Symrise CEO predicts continued shrinkage in the fragrance and flavour market as acquisitions prop up first half sales and weigh down profits.
In what the company called “a persistently difficult market”, both the flavour and fragrance arms of the business struggled to grow. Reported first half sales edged up 1.4 per cent to €685.1m and sales in local currency terms fell 0.8 per cent.
CEO Heinz-Jurgen Bertram does not expect any imminent reversal of the downward trend. He said: “The flavour and fragrance market will presumably shrink slightly this year. Customers continue to destock and the costs of important raw materials remains at a high level.”
Returning to the first half of the year, the flavour and nutrition division reported better sales figures than the scent and care unit but both had their sales performance boosted by acquisitions made in 2008.
Reported sales from the flavour and nutrition business were up 2.5 per cent on last year to €341.5m, driven by particularly healthy growth from the Americas. But much of this growth was attributable to last year’s Chr. Hansen Flavours acquisition, without which sales in the division would have dropped 2 per cent.
Meanwhile, scent and care sales were more or less flat creeping up 0.3 per cent to €343.6m in reported terms. Symrise said strong numbers from North America and the Asia-Pacific largely compensated for declining sales in Europe and the Middle East.
But the stable sales figures do not compare like with like. Taking into account acquisitions made in 2008 sales in the division fell 3 per cent.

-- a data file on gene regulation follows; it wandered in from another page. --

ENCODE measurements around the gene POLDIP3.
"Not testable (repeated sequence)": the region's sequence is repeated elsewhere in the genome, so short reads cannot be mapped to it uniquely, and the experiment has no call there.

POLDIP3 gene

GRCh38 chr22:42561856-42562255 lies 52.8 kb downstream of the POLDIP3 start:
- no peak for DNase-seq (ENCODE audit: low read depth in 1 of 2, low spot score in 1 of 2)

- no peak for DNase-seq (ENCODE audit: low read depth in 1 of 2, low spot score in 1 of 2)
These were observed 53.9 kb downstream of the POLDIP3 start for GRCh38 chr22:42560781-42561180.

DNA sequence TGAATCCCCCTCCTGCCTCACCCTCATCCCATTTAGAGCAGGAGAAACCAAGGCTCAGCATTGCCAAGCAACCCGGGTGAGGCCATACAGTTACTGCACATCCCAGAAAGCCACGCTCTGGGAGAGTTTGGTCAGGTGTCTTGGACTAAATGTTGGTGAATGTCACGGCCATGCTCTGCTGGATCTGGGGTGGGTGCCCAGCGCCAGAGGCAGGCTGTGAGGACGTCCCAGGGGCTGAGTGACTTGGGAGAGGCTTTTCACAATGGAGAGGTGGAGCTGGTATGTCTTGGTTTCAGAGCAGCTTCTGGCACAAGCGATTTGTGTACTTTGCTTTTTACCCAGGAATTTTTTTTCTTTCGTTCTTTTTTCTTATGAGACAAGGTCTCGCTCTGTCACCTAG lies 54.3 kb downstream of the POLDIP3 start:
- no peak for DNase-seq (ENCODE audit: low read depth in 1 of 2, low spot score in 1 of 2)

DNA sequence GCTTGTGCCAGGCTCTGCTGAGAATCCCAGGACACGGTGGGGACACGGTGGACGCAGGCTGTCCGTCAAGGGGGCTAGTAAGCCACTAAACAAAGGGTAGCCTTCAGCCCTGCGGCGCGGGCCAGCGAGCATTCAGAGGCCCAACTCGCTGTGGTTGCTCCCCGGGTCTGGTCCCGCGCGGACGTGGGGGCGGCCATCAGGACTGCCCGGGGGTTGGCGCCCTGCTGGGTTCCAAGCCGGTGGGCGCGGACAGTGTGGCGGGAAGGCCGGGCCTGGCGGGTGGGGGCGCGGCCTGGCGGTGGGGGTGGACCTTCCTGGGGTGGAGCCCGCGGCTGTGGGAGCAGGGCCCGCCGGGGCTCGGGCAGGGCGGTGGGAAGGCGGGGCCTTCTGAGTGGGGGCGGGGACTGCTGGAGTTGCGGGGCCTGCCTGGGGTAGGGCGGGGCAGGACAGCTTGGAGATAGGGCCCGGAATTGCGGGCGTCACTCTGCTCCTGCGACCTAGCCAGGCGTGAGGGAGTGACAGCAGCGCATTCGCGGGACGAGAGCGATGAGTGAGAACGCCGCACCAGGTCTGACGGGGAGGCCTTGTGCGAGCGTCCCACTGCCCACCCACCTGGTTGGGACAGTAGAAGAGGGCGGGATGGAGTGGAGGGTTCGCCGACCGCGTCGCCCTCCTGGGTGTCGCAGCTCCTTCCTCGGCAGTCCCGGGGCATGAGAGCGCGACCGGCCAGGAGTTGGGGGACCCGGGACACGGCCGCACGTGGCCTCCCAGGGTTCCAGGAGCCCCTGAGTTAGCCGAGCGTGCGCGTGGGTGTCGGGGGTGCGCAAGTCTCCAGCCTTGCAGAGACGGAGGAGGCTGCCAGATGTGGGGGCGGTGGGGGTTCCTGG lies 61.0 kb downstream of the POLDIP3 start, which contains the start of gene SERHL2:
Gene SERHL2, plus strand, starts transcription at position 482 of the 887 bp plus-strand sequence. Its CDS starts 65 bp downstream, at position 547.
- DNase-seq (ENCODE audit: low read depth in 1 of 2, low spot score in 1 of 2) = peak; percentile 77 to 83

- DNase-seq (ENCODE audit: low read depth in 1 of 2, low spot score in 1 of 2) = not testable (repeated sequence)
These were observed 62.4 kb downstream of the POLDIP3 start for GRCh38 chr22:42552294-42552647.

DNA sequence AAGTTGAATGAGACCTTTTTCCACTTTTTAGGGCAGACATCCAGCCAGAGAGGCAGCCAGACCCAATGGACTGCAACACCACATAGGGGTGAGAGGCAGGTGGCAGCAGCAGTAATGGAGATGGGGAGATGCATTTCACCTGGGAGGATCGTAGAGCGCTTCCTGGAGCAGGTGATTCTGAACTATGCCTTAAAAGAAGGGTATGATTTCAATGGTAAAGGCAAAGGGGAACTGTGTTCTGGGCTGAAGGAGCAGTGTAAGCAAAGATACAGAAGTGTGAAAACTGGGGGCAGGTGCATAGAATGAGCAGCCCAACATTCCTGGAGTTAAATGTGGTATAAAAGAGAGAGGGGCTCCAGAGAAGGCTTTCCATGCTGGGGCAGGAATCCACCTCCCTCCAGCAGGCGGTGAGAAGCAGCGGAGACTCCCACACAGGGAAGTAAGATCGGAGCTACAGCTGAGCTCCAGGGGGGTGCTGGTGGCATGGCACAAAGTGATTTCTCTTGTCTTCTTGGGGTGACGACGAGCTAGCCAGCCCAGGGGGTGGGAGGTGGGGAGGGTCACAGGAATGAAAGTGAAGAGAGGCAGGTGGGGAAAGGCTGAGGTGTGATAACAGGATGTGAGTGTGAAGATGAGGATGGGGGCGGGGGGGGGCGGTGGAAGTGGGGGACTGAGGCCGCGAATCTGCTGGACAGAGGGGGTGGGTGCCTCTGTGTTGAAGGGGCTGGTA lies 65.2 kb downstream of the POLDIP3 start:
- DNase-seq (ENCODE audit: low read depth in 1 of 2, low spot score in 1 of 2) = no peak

The acquisitions on both sides of the business may have benefited the reported sales figures but put a drag on profits.
Net income for the period fell 33 per cent to €41m and the cost of integrating Chr. Hansen Flavours and other recently acquired businesses contributed to the decline.
High raw material prices and restructuring expenses were also blamed for the sharp decline in profits.
Symrise has taken a number of cost-cutting steps in recent quarters including the closure of fragrance plants in Spain and Switzerland in order to bundle its entire scent and care production for Europe and the Middle East in Holzminden, Germany.
The full effect of this and other restructuring measures is expected to be felt at the beginning of next year.
Symrise did not publish the restructuring expenses in its results but the firm said its EBITDA margin for the period was 17.3 per cent and adjusting for restructuring it was 18.9 per cent. In the same period last year the EBITDA margin was 21.1 per cent.
Looking forward, Symrise reiterated its forecast that it would be able to outperform the overall flavour and fragrance market this year. Its financial results for the first half come only a day after Swiss rival Givaudan published its figures for the period.
Sales were up 4.7 per cent in reported terms to 1.996bn Swiss Francs (CHF) (€1.30bn), but in local currencies they were down 0.9 per cent. The company said it saw “encouraging recovery signs” in its most recent sales performance.